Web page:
- in Book Excerpt , Production , Recording by Bobby Owsinski
Engineer Wyn Davis Talks Hard Rock Basic Tracking Techniques
Best known for his work the hard rock bands Dio, Dokken, Foreigner, Bad Company and Great White, engineer Wyn Davis style in that genre is as unmistakable as it is masterful. From his Total Access Recording studio in Redondo Beach, California, Wyn’s work typifies old-school engineering coupled with the best of modern techniques. Here’s an excerpt from the 4th edition of my Recording Engineer’s Handbook where Wyn describes his basic tracks setup.
Bobby: What’s your drum setup?
Wyn: I’ll tell you what my overall approach to drums is. I feel that the drums are sort of like an orchestra in the sense that there are a lot of instruments, so I don’t make any attempt to isolate drums from one another or to do anything that would take away from the overall sound. For instance, if you hit the snare, the whole drum kit rings and vibrates. In my opinion, that’s a part of the sound of the set that you want to keep, so I don’t make any attempt to narrowly focus mics, or baffle things off or anything like that. I just use the mics that I like and don’t do any gating or a lot of compression while tracking. I try just to capture the sound of the drums as close as possible to what they are in the room.
I use 87s on the toms and generally a dynamic mic on the snare. Over the years I’ve taken to using a couple of C12s as overheads. Depending on the kick drum I sometimes will use two mics; a D12 and either an RE-20 or a 421. The D12 has a scooped out response and the RE-20 or 421 will sort of fill that in a little bit.
Do you use the overheads as cymbal mics or to capture the kit?
I use the overheads to capture the whole kit but with an emphasis to the top end of the set, meaning all the cymbals, hi-hat and accent cymbals. I basically use C12’s almost over the toms and not directly facing the cymbals. I put them off axis from each other a bit, so that the two C12’s are looking in the opposite directions a little bit. They’re sort of close together, maybe a foot or 18 inches apart looking in two different directions back towards the mic stands.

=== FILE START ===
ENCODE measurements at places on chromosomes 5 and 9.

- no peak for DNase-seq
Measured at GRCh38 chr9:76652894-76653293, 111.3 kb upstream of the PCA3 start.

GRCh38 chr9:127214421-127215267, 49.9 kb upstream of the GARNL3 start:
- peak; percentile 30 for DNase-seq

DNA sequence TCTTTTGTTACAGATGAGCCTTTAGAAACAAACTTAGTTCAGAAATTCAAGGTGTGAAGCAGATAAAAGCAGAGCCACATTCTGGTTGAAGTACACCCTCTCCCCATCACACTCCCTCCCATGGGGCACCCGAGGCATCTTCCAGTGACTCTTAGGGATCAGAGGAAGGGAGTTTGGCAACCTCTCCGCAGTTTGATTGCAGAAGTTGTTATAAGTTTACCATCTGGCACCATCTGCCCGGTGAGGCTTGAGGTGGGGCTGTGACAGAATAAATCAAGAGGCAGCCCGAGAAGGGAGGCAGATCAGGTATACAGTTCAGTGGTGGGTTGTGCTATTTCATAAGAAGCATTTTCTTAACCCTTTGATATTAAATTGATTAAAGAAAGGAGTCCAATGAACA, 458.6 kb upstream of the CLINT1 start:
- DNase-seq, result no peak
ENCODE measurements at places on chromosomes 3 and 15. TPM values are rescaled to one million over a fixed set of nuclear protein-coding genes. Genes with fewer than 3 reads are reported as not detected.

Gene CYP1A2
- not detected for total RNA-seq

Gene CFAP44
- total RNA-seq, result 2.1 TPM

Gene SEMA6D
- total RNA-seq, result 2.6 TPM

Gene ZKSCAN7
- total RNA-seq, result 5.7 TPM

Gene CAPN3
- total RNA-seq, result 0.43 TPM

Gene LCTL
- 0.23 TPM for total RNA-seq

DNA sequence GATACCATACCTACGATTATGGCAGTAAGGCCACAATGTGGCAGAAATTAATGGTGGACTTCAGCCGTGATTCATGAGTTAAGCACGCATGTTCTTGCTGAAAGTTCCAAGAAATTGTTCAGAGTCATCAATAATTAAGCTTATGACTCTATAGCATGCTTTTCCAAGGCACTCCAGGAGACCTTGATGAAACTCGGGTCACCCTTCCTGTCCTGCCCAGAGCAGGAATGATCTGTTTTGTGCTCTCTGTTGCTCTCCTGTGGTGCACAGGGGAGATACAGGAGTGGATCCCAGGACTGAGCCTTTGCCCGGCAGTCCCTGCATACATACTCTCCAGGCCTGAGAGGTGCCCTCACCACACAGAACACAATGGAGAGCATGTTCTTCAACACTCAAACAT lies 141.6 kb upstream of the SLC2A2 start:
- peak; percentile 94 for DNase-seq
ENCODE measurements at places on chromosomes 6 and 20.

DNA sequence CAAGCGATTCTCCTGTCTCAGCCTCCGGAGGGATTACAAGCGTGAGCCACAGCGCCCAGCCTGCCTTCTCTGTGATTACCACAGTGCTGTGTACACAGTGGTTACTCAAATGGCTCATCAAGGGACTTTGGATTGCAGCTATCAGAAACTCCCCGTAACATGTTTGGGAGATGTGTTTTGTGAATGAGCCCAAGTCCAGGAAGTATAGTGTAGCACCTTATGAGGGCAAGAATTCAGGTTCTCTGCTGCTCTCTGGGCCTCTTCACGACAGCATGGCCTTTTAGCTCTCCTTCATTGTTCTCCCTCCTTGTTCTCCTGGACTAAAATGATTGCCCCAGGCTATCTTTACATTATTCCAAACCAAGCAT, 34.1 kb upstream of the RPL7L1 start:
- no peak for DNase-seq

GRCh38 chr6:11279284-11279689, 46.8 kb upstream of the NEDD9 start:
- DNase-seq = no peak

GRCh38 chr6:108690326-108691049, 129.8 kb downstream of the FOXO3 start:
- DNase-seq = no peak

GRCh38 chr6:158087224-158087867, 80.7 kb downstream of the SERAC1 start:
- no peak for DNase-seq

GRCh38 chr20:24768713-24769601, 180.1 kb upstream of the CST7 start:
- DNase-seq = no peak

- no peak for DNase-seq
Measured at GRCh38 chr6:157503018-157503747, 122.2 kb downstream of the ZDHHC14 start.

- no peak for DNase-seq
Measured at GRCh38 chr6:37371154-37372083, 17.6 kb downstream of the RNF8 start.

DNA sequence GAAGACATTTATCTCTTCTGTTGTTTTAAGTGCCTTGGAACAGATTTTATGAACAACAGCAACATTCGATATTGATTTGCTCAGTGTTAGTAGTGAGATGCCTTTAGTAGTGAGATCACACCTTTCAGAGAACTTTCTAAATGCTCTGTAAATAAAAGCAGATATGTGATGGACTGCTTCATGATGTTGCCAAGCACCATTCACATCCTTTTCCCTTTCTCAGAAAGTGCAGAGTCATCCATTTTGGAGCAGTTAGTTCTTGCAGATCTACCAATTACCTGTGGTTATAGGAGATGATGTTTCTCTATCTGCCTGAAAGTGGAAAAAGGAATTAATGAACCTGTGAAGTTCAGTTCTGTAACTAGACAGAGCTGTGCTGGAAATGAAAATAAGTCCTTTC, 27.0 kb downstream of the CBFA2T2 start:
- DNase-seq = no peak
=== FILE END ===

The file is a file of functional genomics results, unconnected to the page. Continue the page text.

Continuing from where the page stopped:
If the intention is for the drum sound to be real ambient, which is the case in a lot of rock situations, I usually put the overheads about 2 feet above the cymbals so they’re capturing a fairly wide angle.
How about the bass? Do you usually just go direct or do you use an amp as well?
Always both direct and with an amp if the bass player has an amp that he wants to use. I put a 67 about a foot away from the cabinet.
How do you get your guitar sounds?
It’s just a process of guitars, amps and the players. It’s trite to say, but so much of it is really in the fingers of the player, so I really work with them and try to find out what it is that they’re doing and what it is that they want to capture. On hard rock guitar with screaming Marshalls, the one thing I try to avoid is placing the mic straight on to the speaker. I usually try to be off axis a little bit so that I can avoid the build up of that 1k to 2k screaming, tear-your-face-off sound.
I have the mic back about 2 or 3 inches depending upon how loud it is. Lately I’ve been favoring this Royer mic (the R-121) for guitar. That mic takes EQ so well after the fact. It automatically shaves off some of that 1k to 2k brittle Marshall thing that really builds up after 4 or 5 tracks of guitar.
Are you using just the one mic on the cabinet?
Yeah, I usually use just one mic close up. I haven’t had a lot of luck introducing much ambience into multitracked, layered guitars. It just creates a mess. With more minimalist stuff it’s really cool though. I usually end up asking the guitar players to turn whatever tone control they have on their guitars back a hair. It takes just little bit of the edge off. At first they’re a little bit hesitant, but there’s usually plenty there to go around. It makes it sound a little bigger, especially if you’re layering 3 or 4 guitars on top of one another.
When you’re layering guitars, are you changing the mic or the mic placement at all?
No, just pretty much changing the guitar. I generally try to use different guitars and different pickups, but I use the same input path for multiple guitar passes.
Do you have any mic preamps that you like in combination with specific microphones?
Yeah I do. Back when Dean Jensen was alive, I bought 12 of those Boulder mic pres that he made. They never really caught on, but I really like them. The only problem is that some consoles can’t handle their output on a loud source even when they’re turned all the way down, so I’ve made some passive in-line pads that I can put on those guys. I use Dean’s stuff on things with a lot of low end content like bass, toms and kick because of the linear nature of the low end coming out of those things.
I like the old Neve stuff on guitars. The overheads and guitars I’ll usually put through a pair of 1073’s.”
For more from Wyn, check out Episode #40 of my Inner Circle Podcast.
You can read more from The Recording Engineer’s Handbook and my other books on the excerpt section of bobbyowsinski.com.